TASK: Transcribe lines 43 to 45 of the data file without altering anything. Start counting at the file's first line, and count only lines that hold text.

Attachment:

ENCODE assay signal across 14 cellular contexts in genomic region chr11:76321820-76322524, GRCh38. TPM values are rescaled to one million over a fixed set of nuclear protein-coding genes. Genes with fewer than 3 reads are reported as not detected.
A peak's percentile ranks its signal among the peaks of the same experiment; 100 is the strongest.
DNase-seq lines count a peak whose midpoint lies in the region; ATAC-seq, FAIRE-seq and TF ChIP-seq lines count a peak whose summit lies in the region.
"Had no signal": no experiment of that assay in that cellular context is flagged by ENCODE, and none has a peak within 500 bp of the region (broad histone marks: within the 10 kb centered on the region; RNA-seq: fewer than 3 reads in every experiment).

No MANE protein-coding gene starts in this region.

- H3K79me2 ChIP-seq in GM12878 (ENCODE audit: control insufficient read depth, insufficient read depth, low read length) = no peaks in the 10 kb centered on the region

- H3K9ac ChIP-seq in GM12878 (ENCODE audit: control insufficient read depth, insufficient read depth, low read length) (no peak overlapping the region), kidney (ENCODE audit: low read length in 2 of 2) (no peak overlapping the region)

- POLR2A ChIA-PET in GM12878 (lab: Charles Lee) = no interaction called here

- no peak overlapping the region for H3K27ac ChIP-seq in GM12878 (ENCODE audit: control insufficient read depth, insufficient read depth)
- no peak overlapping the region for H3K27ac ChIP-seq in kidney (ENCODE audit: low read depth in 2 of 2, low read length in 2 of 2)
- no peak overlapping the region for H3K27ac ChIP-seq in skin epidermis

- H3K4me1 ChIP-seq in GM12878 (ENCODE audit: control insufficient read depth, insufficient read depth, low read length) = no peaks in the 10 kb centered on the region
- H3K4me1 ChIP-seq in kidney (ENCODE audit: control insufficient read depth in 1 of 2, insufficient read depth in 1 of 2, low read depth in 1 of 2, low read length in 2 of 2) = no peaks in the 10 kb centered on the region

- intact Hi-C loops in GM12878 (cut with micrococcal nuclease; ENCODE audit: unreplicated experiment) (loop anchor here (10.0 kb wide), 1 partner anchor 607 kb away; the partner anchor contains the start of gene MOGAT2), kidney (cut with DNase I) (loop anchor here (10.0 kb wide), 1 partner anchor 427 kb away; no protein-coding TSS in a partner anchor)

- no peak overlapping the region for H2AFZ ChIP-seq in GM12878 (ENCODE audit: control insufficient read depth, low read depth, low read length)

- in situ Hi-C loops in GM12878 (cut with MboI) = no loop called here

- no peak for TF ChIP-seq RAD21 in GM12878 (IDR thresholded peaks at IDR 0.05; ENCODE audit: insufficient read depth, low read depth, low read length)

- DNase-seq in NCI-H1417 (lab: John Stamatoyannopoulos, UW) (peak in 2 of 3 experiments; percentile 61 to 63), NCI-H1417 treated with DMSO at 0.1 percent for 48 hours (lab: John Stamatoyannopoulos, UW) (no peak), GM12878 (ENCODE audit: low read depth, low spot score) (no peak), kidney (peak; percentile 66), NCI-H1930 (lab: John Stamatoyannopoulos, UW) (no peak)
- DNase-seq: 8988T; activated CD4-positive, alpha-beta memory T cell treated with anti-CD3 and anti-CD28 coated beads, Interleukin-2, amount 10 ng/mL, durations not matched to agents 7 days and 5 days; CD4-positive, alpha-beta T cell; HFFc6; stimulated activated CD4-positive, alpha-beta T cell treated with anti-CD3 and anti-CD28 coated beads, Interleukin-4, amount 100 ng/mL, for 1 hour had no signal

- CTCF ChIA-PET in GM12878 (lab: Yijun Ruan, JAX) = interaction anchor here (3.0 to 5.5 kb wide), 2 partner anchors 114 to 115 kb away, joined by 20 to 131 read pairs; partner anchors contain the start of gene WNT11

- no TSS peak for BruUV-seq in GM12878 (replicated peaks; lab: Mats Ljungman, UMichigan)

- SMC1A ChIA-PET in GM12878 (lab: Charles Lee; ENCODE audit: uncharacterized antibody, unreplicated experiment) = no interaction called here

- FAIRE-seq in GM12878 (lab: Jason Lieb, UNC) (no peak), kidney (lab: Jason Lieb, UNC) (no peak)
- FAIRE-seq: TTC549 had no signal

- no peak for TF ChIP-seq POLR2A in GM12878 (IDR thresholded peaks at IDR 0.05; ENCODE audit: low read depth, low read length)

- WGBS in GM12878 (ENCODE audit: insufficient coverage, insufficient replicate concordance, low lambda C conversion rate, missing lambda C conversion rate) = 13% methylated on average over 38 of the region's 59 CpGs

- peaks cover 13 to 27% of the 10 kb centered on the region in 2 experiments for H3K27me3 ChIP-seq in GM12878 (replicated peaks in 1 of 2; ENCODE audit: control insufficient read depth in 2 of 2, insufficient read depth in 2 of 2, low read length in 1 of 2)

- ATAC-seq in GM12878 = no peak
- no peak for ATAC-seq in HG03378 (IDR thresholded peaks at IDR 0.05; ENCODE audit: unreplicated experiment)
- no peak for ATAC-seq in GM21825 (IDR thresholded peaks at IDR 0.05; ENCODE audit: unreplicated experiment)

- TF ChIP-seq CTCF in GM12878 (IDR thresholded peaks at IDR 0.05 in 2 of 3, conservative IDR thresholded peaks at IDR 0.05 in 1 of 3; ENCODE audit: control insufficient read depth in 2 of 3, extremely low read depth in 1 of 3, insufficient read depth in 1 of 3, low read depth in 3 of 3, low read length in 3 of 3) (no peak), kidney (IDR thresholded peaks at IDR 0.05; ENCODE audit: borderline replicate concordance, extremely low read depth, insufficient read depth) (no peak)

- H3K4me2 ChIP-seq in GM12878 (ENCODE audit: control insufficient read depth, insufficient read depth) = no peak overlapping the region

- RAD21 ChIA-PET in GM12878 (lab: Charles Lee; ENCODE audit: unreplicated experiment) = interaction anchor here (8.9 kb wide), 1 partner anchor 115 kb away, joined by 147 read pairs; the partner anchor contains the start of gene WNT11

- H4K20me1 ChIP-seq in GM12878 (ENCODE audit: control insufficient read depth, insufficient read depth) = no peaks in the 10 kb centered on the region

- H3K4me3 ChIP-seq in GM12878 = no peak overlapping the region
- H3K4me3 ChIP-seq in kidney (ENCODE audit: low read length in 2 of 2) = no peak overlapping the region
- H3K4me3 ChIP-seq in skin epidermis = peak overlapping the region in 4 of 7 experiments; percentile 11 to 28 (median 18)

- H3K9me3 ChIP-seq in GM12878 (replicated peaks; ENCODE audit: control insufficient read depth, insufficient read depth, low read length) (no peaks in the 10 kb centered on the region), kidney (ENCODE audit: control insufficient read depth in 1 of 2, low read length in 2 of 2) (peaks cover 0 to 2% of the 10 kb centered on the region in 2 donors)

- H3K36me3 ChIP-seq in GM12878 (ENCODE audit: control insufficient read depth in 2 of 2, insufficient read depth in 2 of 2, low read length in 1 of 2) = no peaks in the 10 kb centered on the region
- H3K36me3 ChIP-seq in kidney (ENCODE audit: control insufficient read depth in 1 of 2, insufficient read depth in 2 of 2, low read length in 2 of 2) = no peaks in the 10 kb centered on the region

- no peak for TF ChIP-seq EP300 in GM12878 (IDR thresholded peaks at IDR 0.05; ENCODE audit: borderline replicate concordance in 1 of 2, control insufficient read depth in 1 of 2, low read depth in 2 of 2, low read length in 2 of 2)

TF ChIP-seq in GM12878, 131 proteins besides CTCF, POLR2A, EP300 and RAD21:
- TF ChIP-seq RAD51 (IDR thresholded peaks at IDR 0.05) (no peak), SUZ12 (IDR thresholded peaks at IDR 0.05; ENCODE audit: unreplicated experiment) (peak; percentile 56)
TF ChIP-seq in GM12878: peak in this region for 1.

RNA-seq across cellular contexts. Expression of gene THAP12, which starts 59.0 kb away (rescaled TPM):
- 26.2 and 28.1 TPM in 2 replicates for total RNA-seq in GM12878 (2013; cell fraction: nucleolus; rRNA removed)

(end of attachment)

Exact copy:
- TF ChIP-seq RAD51 (IDR thresholded peaks at IDR 0.05) (no peak), SUZ12 (IDR thresholded peaks at IDR 0.05; ENCODE audit: unreplicated experiment) (peak; percentile 56)
TF ChIP-seq in GM12878: peak in this region for 1.

RNA-seq across cellular contexts. Expression of gene THAP12, which starts 59.0 kb away (rescaled TPM):